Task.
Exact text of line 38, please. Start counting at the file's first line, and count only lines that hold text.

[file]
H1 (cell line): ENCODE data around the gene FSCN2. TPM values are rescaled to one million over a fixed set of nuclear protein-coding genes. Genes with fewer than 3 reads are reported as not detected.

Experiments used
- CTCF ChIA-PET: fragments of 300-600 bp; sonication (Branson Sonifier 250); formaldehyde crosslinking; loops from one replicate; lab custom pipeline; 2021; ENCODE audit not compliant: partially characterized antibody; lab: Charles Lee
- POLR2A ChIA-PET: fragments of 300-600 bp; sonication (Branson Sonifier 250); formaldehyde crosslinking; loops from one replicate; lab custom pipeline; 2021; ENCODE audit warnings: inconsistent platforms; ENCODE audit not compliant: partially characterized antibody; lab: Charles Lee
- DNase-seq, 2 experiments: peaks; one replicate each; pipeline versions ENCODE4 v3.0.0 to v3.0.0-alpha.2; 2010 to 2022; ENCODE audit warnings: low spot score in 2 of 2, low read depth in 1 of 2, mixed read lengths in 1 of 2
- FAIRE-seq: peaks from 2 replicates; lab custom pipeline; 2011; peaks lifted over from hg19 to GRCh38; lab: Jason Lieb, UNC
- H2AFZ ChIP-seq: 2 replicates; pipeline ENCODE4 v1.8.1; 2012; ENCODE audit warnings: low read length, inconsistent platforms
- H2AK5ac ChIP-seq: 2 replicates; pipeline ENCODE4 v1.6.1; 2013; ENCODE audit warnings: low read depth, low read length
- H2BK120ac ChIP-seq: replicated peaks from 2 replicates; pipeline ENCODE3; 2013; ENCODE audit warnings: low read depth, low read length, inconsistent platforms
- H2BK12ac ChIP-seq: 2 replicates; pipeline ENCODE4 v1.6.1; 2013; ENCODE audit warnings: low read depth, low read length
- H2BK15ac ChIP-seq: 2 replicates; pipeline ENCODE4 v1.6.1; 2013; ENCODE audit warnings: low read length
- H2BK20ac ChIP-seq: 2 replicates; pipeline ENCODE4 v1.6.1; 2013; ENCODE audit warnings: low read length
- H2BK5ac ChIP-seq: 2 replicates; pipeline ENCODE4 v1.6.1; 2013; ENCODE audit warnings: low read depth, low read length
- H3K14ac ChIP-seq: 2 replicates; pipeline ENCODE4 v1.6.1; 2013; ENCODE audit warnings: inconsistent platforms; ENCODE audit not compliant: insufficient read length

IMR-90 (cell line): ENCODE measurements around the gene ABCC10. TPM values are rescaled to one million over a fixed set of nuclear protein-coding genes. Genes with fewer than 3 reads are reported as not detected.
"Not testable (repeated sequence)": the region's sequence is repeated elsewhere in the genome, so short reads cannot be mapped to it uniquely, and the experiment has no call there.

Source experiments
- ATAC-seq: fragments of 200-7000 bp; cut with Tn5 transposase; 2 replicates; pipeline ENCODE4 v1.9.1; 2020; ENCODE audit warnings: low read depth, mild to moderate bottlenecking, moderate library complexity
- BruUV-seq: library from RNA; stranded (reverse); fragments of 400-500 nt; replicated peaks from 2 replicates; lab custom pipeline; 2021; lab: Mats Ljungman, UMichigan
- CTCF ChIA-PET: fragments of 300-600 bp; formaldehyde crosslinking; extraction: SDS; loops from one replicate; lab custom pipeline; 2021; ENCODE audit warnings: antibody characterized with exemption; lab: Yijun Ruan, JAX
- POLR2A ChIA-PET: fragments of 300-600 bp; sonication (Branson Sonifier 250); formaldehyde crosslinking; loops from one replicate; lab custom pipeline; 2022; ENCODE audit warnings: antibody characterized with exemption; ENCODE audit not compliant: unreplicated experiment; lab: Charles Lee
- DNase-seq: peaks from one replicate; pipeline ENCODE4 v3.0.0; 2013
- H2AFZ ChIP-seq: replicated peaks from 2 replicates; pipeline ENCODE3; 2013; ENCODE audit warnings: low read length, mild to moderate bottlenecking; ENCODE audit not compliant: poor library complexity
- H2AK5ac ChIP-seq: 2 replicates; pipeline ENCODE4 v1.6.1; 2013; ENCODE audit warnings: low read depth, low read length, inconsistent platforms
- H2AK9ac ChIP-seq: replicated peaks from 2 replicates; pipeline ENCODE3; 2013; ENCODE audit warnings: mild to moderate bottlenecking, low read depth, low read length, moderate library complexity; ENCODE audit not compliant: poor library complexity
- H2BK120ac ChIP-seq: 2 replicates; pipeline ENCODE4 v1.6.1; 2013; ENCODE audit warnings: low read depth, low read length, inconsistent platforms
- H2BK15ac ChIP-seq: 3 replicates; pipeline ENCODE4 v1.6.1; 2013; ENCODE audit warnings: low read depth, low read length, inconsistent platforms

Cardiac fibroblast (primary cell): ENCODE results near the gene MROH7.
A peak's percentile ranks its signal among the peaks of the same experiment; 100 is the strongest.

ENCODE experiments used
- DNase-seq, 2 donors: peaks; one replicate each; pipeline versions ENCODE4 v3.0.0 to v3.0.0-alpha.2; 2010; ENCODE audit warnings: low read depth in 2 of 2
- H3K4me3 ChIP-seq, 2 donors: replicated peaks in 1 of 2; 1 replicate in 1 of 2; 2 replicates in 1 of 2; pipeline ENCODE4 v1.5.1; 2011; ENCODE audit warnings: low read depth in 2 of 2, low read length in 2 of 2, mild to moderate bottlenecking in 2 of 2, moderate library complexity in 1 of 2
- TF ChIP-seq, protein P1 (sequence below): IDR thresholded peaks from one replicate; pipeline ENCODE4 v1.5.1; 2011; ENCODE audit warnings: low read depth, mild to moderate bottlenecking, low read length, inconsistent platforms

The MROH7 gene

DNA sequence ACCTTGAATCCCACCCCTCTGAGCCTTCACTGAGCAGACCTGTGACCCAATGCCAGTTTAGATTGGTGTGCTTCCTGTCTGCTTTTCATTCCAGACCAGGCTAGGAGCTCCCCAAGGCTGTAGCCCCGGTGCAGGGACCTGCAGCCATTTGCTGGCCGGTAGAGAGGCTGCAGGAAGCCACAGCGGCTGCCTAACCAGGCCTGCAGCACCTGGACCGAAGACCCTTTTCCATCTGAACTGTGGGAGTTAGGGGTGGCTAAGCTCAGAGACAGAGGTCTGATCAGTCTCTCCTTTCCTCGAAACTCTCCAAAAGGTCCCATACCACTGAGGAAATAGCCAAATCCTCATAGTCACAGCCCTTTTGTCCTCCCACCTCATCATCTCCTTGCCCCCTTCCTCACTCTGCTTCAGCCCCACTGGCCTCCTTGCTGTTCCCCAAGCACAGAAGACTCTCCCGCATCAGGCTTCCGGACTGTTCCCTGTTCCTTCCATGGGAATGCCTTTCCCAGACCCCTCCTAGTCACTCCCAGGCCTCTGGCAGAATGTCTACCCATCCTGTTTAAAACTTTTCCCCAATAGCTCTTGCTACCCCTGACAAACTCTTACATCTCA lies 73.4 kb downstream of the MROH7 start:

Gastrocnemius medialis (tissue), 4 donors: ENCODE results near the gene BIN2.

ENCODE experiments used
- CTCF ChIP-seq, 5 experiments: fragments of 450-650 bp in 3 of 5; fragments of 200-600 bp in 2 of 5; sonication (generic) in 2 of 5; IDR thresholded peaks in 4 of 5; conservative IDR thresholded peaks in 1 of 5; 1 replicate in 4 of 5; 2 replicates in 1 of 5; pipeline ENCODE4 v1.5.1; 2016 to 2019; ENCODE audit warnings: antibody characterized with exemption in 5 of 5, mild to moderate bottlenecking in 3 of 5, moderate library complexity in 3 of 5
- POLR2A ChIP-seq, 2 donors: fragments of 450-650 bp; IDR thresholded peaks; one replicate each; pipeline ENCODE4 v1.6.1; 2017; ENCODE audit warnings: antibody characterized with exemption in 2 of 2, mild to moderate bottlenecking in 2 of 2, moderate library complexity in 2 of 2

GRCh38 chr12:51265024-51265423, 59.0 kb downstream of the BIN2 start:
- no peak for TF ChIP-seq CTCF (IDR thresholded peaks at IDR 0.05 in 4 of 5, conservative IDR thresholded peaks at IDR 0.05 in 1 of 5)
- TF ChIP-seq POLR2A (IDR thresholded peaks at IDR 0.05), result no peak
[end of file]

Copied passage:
- CTCF ChIP-seq, 5 experiments: fragments of 450-650 bp in 3 of 5; fragments of 200-600 bp in 2 of 5; sonication (generic) in 2 of 5; IDR thresholded peaks in 4 of 5; conservative IDR thresholded peaks in 1 of 5; 1 replicate in 4 of 5; 2 replicates in 1 of 5; pipeline ENCODE4 v1.5.1; 2016 to 2019; ENCODE audit warnings: antibody characterized with exemption in 5 of 5, mild to moderate bottlenecking in 3 of 5, moderate library complexity in 3 of 5